"was swete as braket or the meth, Or hord of apples, laid in hay or heth."
1 Another description is, "Ale mixed with pepper and honey."
And in Beaumont and Fletcher's Little Thief, or the Night-Walker, Jack Wildbrain speaks with contempt of "One that knows not neck-beef from a pheasant, Nor cannot relish braggat from ambrosia."
The opponents of alcoholic drinks are often met by the objection that some of the drinks recommended by themselves are alcoholic, as indeed they often are. Even water appears to possess, in some cases, an intoxicating property. Pliny (Nat. Hist., ii. cvi.) speaks of a Lyncestis aqtia, 1 of a certain acidity, which makes men drunken. The celebrated Ballston waters in the State of New York, are said to be affected with qualities "highly exhilarating," sometimes producing vertigo, which has been followed by drowsiness; in other words, they who drink them exhibit the usual symptoms of drunkenness.
Timothy Dwight, in his Travels in New England and New York, says that these waters are considered by the farmers of the neighbourhood as an excellent beverage, and are sent for from a considerable distance for drink to labourers during haymaking and harvesting, a time well known to be full of desire on the part of country people employed in these agricultural pursuits, for alcoholic refreshment. "They supersede," says Dwight, "in a great measure the use of any ardent spirits. But since the result of drinking these waters seems precisely the same, as far as regards
- Ovid, Metam., xv. 329. inebriation, as that of drinking beer or other alcoholic liquor, it is questionable whether any advantage is gained by this supersession.
1 Quem quicunque parum moderato gutture traxit, Haud aliter turbat quam si mera vina bibisset.
The properties of the Saratoga water, situated some seven miles from that of Ballston, are also of a very remarkable nature. They abound to such an extent in a species of gas, that we are told a very nice sort of breakfast bread is baked from them instead of yeast.
The Romans considered warm water an agreeable drink at the conclusion of the chief repast of the day. This may explain why Julius Caesar was always taken ill after dinner.
Many drinks are derived from animals, either wholly as milk and blood, or from animals and vegetables in common, as oil.
It is said that there are people here in England who like - so strange is the diversity of tastes - a draught of oil from the liver of a cod as much as an Esquimaux approves of a draught of the oil of a porpoise or a seal.
Of milk a large catalogue of drinks can be reckoned. First, there are the different kinds of milk of different animals, as the milk of asses, of women, of goats, of cows, of sheep, of reindeers, of camels, of sows, and of mares. Then it may be swallowed as it is drawn, or in the form of whey, or curdled. Ghee is a common favourite throughout all India. It is a stale butter clarified by boiling and straining, and then set to cool, when it remains in a semi-liquid or oily state, and is used in cooking, or is drunk by the natives.
In milk-beer, milk is substituted for water. Kef is a kind of effervescing fermented milk, much resembling Koumiss (or rather Kumyss), of which the best is probably to be obtained in Samara. Youourt1 is a favourite drink at Constantinople, made of milk curdled after a peculiar fashion. Syra, a form allied with the German Saure, a sour whey, was used for drink like small beer in Norway and Iceland. Aizen and Leban are both sorts of Kumyss, one of the Tartars, the other of the Arabs. The latter have also an intoxicating liquor Sabzi, made of Bhang, a species of hemp. The green leaf from which the drink derives its name is pounded and diluted with sugared water.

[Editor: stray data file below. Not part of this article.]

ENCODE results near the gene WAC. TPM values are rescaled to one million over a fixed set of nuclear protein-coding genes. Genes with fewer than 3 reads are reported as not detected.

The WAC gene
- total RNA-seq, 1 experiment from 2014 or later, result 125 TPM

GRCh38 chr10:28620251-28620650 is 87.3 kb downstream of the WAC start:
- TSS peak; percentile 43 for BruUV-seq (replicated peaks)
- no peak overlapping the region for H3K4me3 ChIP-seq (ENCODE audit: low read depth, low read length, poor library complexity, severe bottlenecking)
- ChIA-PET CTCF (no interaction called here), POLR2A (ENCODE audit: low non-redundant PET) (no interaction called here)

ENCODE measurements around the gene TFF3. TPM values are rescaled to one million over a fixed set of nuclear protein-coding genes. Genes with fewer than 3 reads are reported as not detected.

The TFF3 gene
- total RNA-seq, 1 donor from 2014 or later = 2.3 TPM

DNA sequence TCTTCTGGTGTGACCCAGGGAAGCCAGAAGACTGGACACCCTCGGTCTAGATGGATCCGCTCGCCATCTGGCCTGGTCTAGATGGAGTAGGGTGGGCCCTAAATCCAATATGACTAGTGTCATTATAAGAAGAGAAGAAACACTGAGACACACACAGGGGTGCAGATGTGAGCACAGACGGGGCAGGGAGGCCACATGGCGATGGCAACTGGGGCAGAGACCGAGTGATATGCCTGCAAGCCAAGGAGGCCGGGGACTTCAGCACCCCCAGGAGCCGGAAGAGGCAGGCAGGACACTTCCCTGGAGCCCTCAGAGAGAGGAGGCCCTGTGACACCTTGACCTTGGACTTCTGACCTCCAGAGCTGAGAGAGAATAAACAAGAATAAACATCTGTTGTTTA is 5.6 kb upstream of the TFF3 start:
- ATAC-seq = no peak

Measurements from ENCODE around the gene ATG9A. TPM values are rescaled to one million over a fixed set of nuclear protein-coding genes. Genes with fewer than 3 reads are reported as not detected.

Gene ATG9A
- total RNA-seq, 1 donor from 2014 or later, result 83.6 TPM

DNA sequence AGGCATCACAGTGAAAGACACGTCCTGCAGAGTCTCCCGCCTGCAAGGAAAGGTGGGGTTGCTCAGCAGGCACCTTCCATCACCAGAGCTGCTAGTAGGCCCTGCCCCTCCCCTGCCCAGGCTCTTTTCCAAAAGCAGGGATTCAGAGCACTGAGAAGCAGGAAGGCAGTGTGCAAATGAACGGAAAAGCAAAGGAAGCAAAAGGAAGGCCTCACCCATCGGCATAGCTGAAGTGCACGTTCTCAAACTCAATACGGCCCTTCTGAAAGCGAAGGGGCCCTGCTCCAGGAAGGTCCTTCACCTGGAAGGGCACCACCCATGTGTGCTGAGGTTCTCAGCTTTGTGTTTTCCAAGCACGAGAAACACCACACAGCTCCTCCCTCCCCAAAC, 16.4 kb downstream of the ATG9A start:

Even the warm blood of living animals has been considered suitable for a drink. In the book of Ser Marco Polo the Venetian, concerning the marvels of the East, we are told, - the Tartar will sustain himself in an economical manner, by opening a vein in the neck of the horse upon which he rides, and having taken a sufficient drink will close the aperture, and ride on as before. Carpini says much the same of the Mongols. This appears indeed to have been a time-honoured institution.
Dionysius Periegetes, in the nineteenth chapter of his Description of the World, treating of Scythia and other ancient nations situated in what is now known as Great Tartary, says of the Massagetae that they have no eating of bread nor any native wine, but from the Sanskrit , Bengali Marathi, a corruption of the Turkish Yughurt.
1 The Hindustani
"Or with horses blood, And white milk mingled set their banquets forth,"
Orbis Desc, 578.
And Sidonius, to the same effect,
"solitosque cruentum Lac potare Getas, et pocula tingere venas."
Parag. ad Avitum.
Another strange variety of drink is made by the Peruvians. The ordinary chica is mixed with the bloody garments of a slain warrior. Temple (Travels, ii. 311).
According to Lobo, the Abyssinians esteem the gall one of the most delicious parts of a beast, and drink glasses of it, as epicures with us drink Chateau Lafitte. Pearce (Adventures in Abyssinia, i. 95) says that they also drink blood warm from the animal with an extraordinary relish.
The Mantchoos, the conquerors of China, prepare a wine of a peculiar mixture from the flesh of lambs, either by fermenting it reduced to a kind of paste with the milk of their domestic animals, or by bruising it to a pulp with rice. When properly matured, it is put into jars and drawn as occasion requires. It is said to be strong and nutritious, and the most voluptuous orgies of the Tartars are the result of an intoxication from lamb wine. Abbe Rickard, History of Tonquin.